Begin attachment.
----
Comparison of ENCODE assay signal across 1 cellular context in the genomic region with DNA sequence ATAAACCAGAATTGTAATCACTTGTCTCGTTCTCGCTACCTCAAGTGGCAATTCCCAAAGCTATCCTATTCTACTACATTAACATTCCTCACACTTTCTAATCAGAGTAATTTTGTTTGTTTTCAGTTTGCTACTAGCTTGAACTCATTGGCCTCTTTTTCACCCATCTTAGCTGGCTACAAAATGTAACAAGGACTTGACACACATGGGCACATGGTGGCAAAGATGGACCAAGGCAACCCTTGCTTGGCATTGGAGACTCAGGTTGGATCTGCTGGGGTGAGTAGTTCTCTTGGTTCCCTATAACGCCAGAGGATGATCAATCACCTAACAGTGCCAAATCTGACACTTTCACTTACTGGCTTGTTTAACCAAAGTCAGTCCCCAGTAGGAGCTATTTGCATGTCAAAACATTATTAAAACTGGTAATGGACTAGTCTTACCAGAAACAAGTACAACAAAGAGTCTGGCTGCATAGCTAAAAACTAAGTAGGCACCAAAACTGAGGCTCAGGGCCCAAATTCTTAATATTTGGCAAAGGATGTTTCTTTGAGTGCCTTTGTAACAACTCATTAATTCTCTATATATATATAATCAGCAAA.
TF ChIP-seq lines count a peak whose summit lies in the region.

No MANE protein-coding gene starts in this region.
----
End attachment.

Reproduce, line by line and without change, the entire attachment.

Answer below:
Comparison of ENCODE assay signal across 1 cellular context in the genomic region with DNA sequence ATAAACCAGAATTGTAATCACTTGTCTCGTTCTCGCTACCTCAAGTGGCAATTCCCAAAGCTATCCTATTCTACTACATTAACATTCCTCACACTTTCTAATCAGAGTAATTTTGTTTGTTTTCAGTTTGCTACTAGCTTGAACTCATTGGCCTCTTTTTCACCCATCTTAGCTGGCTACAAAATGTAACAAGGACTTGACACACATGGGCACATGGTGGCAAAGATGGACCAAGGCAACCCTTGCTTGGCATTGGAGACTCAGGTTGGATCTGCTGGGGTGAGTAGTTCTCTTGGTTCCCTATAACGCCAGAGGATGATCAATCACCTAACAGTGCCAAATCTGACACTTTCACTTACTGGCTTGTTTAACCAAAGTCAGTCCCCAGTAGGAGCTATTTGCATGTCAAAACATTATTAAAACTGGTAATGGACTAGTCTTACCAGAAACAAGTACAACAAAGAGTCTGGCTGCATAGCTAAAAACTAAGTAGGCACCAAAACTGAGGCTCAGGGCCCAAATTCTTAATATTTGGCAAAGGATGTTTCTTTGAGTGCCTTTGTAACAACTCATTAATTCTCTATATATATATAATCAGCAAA.
TF ChIP-seq lines count a peak whose summit lies in the region.

No MANE protein-coding gene starts in this region.